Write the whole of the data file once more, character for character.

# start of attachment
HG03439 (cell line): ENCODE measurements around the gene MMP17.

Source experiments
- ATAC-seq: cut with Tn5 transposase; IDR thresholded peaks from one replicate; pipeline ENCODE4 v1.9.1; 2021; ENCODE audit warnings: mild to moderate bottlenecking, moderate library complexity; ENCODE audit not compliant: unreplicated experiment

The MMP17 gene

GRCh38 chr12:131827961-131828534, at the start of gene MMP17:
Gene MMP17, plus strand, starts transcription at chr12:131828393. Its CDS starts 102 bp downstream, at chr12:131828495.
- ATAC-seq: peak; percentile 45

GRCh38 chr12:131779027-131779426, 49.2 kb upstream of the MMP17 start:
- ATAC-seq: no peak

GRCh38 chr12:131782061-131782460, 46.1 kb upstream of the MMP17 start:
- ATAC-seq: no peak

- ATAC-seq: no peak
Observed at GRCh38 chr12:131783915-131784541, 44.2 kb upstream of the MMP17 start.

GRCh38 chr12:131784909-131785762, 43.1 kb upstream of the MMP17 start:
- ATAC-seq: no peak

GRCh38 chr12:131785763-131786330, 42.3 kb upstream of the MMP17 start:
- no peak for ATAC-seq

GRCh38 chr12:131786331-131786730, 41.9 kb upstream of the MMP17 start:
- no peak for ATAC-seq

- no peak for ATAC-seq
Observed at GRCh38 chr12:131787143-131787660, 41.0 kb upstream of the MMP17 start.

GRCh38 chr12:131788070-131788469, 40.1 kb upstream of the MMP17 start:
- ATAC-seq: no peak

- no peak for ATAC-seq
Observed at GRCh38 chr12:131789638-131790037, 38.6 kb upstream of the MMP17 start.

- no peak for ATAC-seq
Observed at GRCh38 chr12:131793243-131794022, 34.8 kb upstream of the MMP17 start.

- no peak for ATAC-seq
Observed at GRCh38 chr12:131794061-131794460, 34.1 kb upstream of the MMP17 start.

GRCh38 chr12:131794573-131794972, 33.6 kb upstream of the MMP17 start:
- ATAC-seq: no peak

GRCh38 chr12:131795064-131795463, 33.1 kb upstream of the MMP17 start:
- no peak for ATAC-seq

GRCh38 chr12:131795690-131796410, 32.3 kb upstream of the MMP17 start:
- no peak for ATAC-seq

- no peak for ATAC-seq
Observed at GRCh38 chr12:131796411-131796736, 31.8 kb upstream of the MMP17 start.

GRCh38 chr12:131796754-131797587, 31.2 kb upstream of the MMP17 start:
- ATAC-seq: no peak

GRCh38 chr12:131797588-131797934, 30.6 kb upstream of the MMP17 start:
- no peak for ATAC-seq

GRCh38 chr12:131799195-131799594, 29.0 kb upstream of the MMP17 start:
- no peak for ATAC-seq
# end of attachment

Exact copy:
HG03439 (cell line): ENCODE measurements around the gene MMP17.

Source experiments
- ATAC-seq: cut with Tn5 transposase; IDR thresholded peaks from one replicate; pipeline ENCODE4 v1.9.1; 2021; ENCODE audit warnings: mild to moderate bottlenecking, moderate library complexity; ENCODE audit not compliant: unreplicated experiment

The MMP17 gene

GRCh38 chr12:131827961-131828534, at the start of gene MMP17:
Gene MMP17, plus strand, starts transcription at chr12:131828393. Its CDS starts 102 bp downstream, at chr12:131828495.
- ATAC-seq: peak; percentile 45

GRCh38 chr12:131779027-131779426, 49.2 kb upstream of the MMP17 start:
- ATAC-seq: no peak

GRCh38 chr12:131782061-131782460, 46.1 kb upstream of the MMP17 start:
- ATAC-seq: no peak

- ATAC-seq: no peak
Observed at GRCh38 chr12:131783915-131784541, 44.2 kb upstream of the MMP17 start.

GRCh38 chr12:131784909-131785762, 43.1 kb upstream of the MMP17 start:
- ATAC-seq: no peak

GRCh38 chr12:131785763-131786330, 42.3 kb upstream of the MMP17 start:
- no peak for ATAC-seq

GRCh38 chr12:131786331-131786730, 41.9 kb upstream of the MMP17 start:
- no peak for ATAC-seq

- no peak for ATAC-seq
Observed at GRCh38 chr12:131787143-131787660, 41.0 kb upstream of the MMP17 start.

GRCh38 chr12:131788070-131788469, 40.1 kb upstream of the MMP17 start:
- ATAC-seq: no peak

- no peak for ATAC-seq
Observed at GRCh38 chr12:131789638-131790037, 38.6 kb upstream of the MMP17 start.

- no peak for ATAC-seq
Observed at GRCh38 chr12:131793243-131794022, 34.8 kb upstream of the MMP17 start.

- no peak for ATAC-seq
Observed at GRCh38 chr12:131794061-131794460, 34.1 kb upstream of the MMP17 start.

GRCh38 chr12:131794573-131794972, 33.6 kb upstream of the MMP17 start:
- ATAC-seq: no peak

GRCh38 chr12:131795064-131795463, 33.1 kb upstream of the MMP17 start:
- no peak for ATAC-seq

GRCh38 chr12:131795690-131796410, 32.3 kb upstream of the MMP17 start:
- no peak for ATAC-seq

- no peak for ATAC-seq
Observed at GRCh38 chr12:131796411-131796736, 31.8 kb upstream of the MMP17 start.

GRCh38 chr12:131796754-131797587, 31.2 kb upstream of the MMP17 start:
- ATAC-seq: no peak

GRCh38 chr12:131797588-131797934, 30.6 kb upstream of the MMP17 start:
- no peak for ATAC-seq

GRCh38 chr12:131799195-131799594, 29.0 kb upstream of the MMP17 start:
- no peak for ATAC-seq